In 2014, the Donetsk People's Republic (the "DPR"), a Russian-backed separatist group in eastern Ukraine, shot down a passenger plane, Malaysia Airlines Flight 17 ("MH17"). One of the victims of that attack was Quinn Schansman, an American college student. Schansman's family filed a lawsuit against Western Union and other financial institutions for providing ongoing and essential financial support to the DPR from around the world.
Western Union tendered the lawsuit to its insurer, Hartford Fire, seeking coverage under a commercial general liability insurance policy (the "Policy"). Hartford Fire declined to provide coverage. Western Union requested that Hartford Fire reconsider its position. In response, Hartford Fire sought a declaration that it has no duty to defend or indemnify Western Union in connection with the Schansman lawsuit under two exclusions in the policy:
In Hartford Fire Ins. Co. v. Western Union Co., 2022 U.S. Dist. LEXIS 171694, 2022 WL 4386836 (S.D.N.Y. September 22, 2022), the United States District Court for the Southern District of New York held that the Schansman case fell within the scope of both the War Exclusion and the Financial Services Exclusion, and therefore, Hartford Fire was not obligated to defend Western Union in the lawsuit (at 7-8 and 17).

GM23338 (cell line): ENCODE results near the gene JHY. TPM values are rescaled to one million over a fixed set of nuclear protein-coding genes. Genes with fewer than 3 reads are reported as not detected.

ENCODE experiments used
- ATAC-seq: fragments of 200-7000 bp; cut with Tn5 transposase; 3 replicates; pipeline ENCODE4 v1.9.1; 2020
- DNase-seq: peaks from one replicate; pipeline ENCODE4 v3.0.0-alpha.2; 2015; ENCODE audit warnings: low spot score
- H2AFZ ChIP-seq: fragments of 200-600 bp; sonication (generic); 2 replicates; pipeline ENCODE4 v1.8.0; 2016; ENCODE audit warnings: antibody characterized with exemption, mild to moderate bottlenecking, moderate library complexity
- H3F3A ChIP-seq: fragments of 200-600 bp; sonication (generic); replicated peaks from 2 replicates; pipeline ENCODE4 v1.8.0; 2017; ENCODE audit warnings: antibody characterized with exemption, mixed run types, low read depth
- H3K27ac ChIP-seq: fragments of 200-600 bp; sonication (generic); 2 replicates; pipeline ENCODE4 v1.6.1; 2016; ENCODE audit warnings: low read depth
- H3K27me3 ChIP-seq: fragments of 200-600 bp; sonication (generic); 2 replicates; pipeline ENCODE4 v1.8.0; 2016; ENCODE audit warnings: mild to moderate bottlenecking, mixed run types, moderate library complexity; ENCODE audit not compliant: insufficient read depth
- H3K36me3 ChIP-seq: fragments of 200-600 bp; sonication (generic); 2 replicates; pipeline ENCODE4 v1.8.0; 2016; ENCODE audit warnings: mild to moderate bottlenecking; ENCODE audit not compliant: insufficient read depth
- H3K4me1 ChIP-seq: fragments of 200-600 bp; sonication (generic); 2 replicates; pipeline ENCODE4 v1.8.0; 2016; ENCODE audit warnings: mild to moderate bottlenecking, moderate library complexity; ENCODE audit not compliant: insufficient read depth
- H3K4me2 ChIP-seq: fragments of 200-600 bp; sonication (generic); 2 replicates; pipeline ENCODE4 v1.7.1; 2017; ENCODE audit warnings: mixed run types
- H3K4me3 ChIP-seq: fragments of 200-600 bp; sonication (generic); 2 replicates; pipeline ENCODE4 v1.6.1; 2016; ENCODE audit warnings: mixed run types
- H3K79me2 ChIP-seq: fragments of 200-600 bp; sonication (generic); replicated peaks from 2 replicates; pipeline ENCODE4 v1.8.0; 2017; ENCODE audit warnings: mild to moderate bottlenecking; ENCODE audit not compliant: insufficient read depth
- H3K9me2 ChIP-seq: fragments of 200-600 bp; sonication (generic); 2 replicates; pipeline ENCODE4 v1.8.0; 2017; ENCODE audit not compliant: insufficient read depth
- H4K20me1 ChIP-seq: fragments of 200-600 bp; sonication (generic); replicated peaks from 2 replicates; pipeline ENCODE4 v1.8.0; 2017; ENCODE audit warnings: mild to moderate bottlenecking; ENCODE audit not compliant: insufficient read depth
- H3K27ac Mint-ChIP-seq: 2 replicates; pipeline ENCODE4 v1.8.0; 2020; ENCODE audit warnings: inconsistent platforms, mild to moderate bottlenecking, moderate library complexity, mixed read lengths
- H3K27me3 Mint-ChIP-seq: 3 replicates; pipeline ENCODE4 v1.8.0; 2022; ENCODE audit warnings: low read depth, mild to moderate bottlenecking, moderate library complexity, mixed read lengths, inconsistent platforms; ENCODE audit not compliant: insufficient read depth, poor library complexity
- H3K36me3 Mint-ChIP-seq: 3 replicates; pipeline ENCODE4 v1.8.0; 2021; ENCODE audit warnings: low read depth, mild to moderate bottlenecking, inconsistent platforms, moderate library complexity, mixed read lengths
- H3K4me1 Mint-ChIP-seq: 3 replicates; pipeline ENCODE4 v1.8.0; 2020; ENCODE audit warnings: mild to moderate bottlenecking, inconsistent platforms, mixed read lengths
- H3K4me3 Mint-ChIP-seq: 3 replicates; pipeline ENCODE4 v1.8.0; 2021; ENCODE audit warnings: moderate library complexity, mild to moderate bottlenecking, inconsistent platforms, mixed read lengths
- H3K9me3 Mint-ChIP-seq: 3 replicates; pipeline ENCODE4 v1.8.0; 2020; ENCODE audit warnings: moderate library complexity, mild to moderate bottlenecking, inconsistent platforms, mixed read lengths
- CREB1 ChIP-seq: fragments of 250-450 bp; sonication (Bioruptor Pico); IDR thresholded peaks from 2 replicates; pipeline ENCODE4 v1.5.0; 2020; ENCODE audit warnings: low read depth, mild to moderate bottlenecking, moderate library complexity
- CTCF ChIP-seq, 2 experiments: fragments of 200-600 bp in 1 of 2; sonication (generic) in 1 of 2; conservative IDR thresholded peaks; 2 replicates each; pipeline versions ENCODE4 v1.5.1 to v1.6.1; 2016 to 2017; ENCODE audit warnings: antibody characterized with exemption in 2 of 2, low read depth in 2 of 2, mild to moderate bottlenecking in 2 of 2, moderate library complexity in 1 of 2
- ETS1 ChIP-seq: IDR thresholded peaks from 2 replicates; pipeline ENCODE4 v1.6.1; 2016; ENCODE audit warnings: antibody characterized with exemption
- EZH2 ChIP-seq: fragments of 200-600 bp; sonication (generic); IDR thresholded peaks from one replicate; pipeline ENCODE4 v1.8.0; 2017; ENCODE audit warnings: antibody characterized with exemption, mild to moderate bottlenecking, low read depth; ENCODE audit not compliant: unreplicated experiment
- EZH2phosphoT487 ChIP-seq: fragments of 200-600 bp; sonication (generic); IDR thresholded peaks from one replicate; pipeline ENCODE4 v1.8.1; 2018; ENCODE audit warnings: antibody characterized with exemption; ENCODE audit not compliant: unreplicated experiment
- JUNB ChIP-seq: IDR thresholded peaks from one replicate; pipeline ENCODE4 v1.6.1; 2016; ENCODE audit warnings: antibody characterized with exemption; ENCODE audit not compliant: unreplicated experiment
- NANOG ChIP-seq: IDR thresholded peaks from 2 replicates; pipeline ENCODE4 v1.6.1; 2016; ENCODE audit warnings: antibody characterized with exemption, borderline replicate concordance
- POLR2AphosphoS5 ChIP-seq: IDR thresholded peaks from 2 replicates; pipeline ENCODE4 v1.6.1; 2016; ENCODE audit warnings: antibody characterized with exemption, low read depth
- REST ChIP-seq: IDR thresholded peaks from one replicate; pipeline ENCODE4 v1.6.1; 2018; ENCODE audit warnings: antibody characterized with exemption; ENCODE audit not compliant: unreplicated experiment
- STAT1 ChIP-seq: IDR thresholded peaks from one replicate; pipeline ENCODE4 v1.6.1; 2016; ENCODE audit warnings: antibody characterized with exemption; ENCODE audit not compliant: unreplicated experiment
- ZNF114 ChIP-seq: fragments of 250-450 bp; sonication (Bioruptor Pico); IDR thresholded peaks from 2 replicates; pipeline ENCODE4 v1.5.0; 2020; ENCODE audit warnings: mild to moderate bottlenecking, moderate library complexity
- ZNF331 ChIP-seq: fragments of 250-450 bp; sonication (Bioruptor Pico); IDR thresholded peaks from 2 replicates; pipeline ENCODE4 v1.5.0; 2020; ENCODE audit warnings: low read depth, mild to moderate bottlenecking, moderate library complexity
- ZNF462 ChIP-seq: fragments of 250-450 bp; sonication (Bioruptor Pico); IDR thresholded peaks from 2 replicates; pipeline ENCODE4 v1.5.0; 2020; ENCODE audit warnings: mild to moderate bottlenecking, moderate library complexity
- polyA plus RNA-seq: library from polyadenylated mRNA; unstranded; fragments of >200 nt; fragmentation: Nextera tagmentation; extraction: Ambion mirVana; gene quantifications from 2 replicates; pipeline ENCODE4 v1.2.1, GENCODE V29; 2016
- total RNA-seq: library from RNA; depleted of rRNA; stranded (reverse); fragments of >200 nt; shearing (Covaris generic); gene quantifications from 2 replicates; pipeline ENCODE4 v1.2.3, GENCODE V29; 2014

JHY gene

The Court held that the Schansman case fell squarely within the exclusion for "insurrection.”
The Court explained that “insurrection” means a violent uprising by a group or movement acting for the specific purpose of overthrowing the constituted government and seizing its powers. Any intent to overthrow, no matter how quixotic, is sufficient. The Court held that this definition plainly encompassed the DPR's downing of MH17, and therefore, the War Exclusion applied (at 7-10).
The Court explained that it did not matter if the DPR had additional motivations for its surface-to-air missile attack on MH17 beyond its desire to overthrow the Ukrainian government and establish a pro-Russia state. An "insurrection" may exist even if a group's objective is to create a series of civil commotions, to cause embarrassment to the constituted government, or to spread propaganda, so long as it also had in mind the maximum objective of overthrowing the government (at 10-11).
The Court held that the Financial Services Exclusion also plainly encompassed the factual allegations against Western Union in the Schansman Complaint. Per the Schansman Complaint, Western Union's sole role in the downing of MH17 was its "ongoing and essential” financial support to the DPR through the rendering of financial services. The Schansman Complaint did not accuse Western Union of doing anything other than facilitating money transfers to the DPR, an activity squarely within the Financial Services Exclusion (at 13-14).